An exhaust fan pulls fresh air in and pushes warm air out of your growing space. This provides your weed with much-needed fresh air that circulates, which prevents stale air from building up and leading to mold and mildew. Constant fresh air moving through and around your cannabis will also assist in temperature and humidity control and strengthen the plant’s branches so they can hold up heavier flowers.

Thermometer/Humidity Gauge

A thermometer and humidity gauge should be used to regularly monitor the growing environment. Cannabis grows best between 72 and 76 degrees Fahrenheit. Too high of temperature can kill the plants, while too low of temperature can allow powdery mildew to develop.

The level of humidity is important, too, but, for best results, it should vary depending on the stage of growth:

  1. When your weed is seedlings or clones, the ideal humidity is 65-70 percent.
  2. During vegetation, humidity levels can be lowered, with a range of 40-70 percent.
  3. When your cannabis is flowering, the humidity should be 40-50 percent.

You can lower humidity by increasing fresh air supply with your exhaust fan.

Feeding Needs

pH Meter or pH strips

A pH meter or pH strips test your soil’s pH, or how acidic or alkaline it is. A pH meter features a probe that is inserted into the soil and then provides you with a pH reading. Disposable pH strips are inserted into the soil and turn a specific color depending on the pH.

Both provide you with a pH reading on a scale of 0 to 14, with more acidic soils having a lower pH, more alkaline soils having a higher pH, and a pH of 7 being neutral.

Cannabis thrives in soil that’s neutral to slightly acidic, with a pH of 6.0 to 7.0, as it helps the plants more efficiently absorb the nutrients they need to flourish. If you find that your soil’s pH is outside the ideal range, you can adjust it by using “pH Up” or “pH Down” solutions found at your local gardening shop.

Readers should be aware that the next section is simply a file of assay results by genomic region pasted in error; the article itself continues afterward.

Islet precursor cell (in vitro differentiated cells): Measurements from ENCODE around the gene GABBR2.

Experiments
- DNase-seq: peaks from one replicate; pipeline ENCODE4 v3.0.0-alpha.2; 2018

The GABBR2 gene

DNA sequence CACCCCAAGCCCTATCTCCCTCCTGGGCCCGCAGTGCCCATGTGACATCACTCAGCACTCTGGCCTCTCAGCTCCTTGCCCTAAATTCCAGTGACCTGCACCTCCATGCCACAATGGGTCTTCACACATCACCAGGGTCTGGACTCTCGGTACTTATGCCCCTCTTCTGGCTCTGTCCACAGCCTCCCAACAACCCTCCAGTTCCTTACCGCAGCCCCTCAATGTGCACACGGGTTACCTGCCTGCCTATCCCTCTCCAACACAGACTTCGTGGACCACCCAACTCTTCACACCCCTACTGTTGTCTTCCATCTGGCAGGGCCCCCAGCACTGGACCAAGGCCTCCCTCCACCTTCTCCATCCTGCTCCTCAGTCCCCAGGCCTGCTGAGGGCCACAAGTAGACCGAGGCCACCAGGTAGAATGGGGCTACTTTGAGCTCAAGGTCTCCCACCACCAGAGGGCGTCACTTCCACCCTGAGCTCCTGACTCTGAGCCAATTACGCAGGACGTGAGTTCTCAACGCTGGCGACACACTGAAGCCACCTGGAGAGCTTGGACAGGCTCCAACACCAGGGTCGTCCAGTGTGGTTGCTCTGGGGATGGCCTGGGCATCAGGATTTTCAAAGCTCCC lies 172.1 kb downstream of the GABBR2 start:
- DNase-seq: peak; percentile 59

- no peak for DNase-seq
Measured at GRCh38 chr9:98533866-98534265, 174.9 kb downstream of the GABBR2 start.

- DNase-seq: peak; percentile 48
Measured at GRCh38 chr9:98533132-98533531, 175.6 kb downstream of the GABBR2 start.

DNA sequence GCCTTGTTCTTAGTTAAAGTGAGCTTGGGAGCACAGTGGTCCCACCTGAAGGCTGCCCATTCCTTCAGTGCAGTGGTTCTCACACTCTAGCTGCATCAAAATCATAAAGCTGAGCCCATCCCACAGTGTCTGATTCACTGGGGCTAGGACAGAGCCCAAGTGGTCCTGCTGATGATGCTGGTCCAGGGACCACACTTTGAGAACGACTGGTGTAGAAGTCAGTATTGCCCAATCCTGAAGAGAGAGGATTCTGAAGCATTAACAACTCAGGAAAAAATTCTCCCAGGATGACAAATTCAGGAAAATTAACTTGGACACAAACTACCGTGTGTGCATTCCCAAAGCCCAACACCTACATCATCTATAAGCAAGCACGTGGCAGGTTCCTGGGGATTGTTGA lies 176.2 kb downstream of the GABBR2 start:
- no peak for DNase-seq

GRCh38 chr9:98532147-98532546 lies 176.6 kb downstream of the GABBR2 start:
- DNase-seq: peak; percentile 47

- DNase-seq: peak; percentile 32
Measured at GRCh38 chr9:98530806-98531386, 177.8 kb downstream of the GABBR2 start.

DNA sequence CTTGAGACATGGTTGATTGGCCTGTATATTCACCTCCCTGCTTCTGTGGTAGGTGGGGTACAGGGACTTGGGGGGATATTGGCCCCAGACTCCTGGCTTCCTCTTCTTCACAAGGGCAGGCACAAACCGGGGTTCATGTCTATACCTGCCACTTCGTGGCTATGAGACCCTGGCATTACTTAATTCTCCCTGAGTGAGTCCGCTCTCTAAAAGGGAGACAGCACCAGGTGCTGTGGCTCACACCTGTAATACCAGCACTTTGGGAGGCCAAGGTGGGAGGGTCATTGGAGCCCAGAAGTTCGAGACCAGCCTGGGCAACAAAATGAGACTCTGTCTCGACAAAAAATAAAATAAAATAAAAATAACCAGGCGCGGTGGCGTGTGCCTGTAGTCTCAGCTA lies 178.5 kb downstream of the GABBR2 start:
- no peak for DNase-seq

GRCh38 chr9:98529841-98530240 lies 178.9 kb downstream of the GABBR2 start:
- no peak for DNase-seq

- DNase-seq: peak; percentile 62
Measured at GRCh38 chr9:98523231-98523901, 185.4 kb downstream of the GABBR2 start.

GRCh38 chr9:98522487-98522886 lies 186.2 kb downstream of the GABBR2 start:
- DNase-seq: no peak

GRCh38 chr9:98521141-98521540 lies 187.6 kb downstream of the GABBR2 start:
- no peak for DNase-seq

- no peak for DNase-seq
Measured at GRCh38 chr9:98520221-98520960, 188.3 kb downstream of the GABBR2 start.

pH tester for cannabis

Nutrients

Cannabis plants need to absorb certain nutrients to produce healthy yields, among the most important of which are:

  • Nitrogen
  • Phosphorus
  • Potassium

There are many nutrient product options to choose from, which can cause new growers to quickly become overwhelmed. Don’t despair – cannabis-specific pre-mixed organic soil nutrient solutions are ideal to make sure you get it right.

grow cannabis plants

Can you Grow Cannabis Legally?

As cannabis laws continue to evolve throughout the United States, more and more people are looking into growing their own cannabis at home.

Today, more than half of U.S. states allow people to personally grow cannabis legally. Twenty-nine states and Washington D.C. have legalized medical marijuana, and eight states and Washington D.C. have legalized weed for recreational use.

You can learn more about the marijuana laws where you live by visiting our Overview of U.S. Marijuana Law page.

Learn More about Growing Cannabis

You can learn more about how to grow your own cannabis, including the best practices for produce healthy cannabis flowers and curing your cannabis through our Cannabis 101 page.

Post by Eve Ripley

Eve is a writer specializing in cannabis education and editorials related to cannabis industry news.